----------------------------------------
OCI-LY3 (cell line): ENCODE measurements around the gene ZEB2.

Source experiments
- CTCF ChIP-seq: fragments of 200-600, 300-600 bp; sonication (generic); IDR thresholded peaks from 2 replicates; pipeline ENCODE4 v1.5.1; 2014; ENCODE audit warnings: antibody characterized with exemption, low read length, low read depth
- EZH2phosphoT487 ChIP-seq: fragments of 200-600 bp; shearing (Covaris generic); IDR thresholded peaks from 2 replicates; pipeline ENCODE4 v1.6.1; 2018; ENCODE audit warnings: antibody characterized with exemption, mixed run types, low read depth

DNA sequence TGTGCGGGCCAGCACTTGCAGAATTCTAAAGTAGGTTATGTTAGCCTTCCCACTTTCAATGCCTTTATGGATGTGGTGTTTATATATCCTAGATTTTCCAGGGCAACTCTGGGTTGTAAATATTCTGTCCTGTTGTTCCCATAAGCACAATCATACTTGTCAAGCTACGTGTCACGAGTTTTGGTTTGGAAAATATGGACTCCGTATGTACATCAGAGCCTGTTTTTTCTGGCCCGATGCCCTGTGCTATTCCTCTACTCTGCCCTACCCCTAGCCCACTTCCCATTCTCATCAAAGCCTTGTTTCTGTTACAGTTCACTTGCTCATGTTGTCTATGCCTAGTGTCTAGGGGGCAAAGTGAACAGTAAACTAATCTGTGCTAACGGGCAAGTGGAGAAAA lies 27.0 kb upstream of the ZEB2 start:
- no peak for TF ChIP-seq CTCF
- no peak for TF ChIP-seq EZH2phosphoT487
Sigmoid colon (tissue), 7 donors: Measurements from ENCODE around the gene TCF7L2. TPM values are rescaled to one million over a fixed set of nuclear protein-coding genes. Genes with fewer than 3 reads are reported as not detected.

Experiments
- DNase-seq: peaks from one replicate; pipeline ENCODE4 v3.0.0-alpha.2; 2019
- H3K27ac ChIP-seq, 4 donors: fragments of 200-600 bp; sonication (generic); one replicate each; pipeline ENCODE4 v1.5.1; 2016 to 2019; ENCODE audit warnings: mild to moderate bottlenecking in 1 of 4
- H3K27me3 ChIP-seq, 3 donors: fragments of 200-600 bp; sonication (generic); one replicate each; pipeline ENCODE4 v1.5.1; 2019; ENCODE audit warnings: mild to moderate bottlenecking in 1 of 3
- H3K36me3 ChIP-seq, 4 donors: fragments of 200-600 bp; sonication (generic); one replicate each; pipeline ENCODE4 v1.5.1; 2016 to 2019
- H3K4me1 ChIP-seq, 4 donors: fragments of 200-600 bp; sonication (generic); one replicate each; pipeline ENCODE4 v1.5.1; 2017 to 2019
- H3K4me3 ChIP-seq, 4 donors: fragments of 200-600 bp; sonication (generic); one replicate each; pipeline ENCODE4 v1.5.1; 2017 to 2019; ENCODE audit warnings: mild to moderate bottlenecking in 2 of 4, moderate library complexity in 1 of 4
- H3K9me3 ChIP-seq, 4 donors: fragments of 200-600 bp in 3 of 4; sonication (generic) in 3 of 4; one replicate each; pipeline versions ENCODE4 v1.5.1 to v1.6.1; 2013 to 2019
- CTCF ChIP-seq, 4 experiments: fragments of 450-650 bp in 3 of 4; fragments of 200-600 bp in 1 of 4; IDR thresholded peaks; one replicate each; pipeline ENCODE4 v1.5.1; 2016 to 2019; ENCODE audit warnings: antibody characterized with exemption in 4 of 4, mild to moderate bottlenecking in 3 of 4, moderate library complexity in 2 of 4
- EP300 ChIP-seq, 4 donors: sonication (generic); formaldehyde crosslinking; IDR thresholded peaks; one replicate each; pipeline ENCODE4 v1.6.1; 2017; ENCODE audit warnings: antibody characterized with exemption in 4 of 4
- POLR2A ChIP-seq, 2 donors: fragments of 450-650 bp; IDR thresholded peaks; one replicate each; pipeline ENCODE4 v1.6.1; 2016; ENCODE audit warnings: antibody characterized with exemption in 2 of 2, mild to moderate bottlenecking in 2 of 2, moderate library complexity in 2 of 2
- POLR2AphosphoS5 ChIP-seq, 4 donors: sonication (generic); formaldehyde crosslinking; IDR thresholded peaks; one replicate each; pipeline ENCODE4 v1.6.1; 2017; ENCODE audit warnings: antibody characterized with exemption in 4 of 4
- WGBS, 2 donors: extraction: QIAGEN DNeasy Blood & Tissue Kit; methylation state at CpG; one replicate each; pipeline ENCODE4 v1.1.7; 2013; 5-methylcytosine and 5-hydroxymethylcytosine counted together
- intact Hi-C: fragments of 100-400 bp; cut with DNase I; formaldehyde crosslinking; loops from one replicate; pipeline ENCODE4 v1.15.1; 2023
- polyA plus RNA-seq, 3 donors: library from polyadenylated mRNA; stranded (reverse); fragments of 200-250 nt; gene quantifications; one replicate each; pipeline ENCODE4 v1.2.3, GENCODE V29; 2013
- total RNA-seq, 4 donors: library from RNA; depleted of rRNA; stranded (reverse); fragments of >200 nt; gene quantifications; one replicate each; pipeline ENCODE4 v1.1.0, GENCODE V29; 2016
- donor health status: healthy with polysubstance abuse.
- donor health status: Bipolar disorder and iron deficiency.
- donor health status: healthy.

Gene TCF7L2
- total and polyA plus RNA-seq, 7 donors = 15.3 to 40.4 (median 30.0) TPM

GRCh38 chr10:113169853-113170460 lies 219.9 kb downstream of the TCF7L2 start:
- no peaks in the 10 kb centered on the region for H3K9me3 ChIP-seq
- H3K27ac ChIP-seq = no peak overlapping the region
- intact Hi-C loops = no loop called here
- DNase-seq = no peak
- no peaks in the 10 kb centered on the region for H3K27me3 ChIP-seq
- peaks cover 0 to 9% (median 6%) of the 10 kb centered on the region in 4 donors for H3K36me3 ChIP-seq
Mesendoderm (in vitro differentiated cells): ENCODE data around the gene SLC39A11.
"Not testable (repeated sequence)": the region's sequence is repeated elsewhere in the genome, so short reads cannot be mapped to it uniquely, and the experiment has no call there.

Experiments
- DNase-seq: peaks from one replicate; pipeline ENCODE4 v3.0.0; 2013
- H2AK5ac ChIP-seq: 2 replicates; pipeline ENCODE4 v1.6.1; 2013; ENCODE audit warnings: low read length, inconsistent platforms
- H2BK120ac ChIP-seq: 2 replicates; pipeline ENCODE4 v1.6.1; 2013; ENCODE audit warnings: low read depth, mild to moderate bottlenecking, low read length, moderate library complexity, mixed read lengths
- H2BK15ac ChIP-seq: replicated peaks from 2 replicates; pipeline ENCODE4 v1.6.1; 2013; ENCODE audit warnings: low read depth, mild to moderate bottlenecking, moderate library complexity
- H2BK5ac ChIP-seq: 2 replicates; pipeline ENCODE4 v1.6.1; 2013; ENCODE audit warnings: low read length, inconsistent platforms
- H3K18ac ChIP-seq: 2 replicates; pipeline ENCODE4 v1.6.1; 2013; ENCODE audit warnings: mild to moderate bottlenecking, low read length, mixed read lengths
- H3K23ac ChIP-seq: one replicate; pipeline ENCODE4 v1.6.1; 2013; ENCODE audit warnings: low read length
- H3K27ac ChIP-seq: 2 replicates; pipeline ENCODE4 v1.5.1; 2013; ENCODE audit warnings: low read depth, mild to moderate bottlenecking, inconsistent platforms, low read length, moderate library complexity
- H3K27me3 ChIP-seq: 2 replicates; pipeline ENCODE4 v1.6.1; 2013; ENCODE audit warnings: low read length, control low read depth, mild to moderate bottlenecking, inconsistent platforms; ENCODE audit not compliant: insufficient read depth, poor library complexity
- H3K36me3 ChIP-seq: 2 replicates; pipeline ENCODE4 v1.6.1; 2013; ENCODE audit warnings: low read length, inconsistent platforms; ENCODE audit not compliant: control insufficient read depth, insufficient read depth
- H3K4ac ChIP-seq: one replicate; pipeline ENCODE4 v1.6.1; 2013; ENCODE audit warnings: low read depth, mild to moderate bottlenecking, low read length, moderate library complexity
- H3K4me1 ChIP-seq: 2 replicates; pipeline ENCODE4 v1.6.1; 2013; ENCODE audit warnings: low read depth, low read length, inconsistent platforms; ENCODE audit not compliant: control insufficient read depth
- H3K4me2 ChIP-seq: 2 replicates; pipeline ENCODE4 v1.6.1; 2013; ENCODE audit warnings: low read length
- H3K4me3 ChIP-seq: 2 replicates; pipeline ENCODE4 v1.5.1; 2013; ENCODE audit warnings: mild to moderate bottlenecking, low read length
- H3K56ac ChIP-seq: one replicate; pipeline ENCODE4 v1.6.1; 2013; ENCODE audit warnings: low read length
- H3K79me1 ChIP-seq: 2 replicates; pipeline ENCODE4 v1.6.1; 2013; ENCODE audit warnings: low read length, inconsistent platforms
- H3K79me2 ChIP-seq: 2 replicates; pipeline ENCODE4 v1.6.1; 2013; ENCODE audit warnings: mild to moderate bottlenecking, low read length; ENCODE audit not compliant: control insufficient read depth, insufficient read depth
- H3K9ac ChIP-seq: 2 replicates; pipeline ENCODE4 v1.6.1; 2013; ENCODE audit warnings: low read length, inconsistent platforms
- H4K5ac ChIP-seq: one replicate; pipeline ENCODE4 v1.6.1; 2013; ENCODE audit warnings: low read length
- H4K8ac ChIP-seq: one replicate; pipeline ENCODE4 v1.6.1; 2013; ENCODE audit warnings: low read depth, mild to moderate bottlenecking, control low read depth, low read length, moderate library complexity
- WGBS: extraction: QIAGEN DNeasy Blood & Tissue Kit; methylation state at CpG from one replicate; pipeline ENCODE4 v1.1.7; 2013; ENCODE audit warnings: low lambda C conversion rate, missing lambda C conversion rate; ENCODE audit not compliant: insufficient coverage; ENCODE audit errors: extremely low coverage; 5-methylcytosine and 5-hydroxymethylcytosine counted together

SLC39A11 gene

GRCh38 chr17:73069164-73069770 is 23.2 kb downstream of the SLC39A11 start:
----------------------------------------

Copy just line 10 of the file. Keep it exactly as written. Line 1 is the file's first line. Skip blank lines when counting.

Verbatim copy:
- DNase-seq: peaks from one replicate; pipeline ENCODE4 v3.0.0-alpha.2; 2019